Friday, September 3, 2010

Fine Tuning Your One-Sentence Pitch

Lately, I’ve noticed a lot of blog contests that involve crafting a one-sentence pitch for your novel. We even had one here! Writing one of these is a challenging process, and you can find lots of how-to’s in the online writing community. But until yesterday, I’d never entered one of these contests.

After the mad scramble to get my entry in, I read through the other pitches. What I noticed:

1. If a one-line summary is too general, it doesn’t capture my interest. It needs some specific details about the conflict or story characters. But too much detail makes it hard to read. I try to avoid long explanatory phrases or multi-hyphenated descriptions.

2. It gives you an idea of the kinds of stories other people are writing. If you were writing in a popular genre, e.g. a YA paranormal, your own summary would really have to sizzle. Some summaries stand out just because they reflect a different type of story.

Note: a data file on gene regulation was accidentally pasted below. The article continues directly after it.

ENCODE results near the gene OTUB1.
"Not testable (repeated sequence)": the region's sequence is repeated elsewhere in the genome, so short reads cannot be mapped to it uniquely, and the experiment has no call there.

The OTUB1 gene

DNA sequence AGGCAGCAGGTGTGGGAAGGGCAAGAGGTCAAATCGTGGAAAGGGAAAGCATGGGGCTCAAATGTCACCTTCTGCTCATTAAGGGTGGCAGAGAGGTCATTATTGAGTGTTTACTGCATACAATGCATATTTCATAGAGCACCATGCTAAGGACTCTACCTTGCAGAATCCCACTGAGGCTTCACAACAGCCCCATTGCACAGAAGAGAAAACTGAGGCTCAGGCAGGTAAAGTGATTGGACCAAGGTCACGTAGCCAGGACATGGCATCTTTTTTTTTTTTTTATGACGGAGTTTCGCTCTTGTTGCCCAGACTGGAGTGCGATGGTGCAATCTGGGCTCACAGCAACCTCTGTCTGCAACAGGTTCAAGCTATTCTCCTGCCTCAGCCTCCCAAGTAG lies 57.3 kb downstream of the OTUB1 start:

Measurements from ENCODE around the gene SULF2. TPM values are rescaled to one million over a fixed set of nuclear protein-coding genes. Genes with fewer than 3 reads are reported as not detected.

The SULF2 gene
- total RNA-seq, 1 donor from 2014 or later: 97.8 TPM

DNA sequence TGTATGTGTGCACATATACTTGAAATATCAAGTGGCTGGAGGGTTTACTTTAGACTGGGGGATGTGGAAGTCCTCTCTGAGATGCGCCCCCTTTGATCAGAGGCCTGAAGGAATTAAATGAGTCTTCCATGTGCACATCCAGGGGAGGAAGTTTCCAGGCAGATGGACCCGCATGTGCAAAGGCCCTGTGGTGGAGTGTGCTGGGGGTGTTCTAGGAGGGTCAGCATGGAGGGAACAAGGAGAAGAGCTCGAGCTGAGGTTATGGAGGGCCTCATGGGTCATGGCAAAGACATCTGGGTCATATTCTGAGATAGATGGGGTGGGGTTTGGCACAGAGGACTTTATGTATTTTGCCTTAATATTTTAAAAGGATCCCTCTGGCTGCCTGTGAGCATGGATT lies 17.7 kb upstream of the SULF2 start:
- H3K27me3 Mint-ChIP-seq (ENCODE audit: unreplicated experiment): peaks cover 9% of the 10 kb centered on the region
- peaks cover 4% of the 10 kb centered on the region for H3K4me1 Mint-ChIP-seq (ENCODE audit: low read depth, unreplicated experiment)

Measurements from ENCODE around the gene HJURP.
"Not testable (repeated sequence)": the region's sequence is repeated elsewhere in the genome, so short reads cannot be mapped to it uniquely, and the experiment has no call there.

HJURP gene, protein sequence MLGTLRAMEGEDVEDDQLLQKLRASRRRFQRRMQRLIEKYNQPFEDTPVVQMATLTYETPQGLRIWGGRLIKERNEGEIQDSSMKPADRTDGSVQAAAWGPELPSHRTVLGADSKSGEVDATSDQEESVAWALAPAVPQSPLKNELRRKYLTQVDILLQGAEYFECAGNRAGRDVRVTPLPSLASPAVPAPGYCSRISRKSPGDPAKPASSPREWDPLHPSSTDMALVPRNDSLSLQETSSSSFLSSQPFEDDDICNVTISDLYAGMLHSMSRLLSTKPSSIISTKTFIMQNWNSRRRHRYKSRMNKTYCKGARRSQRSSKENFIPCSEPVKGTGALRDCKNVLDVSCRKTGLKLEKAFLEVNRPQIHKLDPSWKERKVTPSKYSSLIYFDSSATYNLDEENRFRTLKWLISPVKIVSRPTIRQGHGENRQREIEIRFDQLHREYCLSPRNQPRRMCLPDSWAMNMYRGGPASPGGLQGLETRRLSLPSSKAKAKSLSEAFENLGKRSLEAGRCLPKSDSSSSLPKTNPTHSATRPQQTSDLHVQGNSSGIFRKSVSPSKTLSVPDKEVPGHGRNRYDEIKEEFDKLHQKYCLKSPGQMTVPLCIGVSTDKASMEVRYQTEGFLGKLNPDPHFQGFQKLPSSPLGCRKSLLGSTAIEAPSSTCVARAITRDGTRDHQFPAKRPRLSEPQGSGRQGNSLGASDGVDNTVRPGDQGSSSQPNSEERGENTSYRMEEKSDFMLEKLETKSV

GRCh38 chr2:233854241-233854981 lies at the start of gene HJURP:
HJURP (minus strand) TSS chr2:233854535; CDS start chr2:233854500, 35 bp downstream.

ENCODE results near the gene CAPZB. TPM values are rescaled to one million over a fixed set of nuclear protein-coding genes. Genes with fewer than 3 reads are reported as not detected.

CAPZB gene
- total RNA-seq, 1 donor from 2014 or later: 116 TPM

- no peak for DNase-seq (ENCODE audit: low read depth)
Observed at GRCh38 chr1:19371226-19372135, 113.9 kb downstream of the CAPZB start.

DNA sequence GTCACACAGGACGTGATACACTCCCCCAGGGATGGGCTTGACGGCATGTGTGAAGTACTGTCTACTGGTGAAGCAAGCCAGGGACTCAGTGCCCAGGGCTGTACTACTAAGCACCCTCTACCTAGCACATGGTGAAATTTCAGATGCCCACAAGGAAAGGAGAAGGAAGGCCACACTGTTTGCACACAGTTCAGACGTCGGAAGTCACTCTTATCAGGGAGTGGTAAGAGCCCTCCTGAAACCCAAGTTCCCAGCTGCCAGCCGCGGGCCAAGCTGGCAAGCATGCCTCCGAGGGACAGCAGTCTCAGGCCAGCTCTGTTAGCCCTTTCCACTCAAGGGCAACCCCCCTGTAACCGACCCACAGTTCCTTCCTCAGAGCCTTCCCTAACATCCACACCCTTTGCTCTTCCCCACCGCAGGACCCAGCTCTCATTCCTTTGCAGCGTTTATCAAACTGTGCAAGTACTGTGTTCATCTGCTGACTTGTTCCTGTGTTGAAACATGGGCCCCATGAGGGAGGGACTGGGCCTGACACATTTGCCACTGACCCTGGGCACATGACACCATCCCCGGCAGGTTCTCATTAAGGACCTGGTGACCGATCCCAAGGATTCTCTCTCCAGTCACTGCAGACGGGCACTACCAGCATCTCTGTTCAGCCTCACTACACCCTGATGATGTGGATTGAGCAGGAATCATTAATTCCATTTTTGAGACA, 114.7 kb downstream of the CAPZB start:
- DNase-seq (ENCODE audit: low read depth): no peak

3. My own one-sentence summary could use some fine tuning. In the company of others, it was easier to see where it didn’t read quite right, or where it needed a bit of clarification or a little spark. This is the hardest part – trying to give it a little bit of sparkle when it’s so short!

-- Andrea


  1. The little bit of sparkle in such a short amount of space is what trips me up, too.

    Totally agree with you on the making paranormal sizzle. Seems like that's a hot genre lately.

  2. So totally true about these contests! I realized how my elevator pitch looked in the middle of everyone else's! Nice to see what others are writing, too.

  3. I learn so much from reading other people's pitch sentences. Plus it's a lot of fun. I'd make a terrible agent because I'd request about 50% of what got pitched to me.


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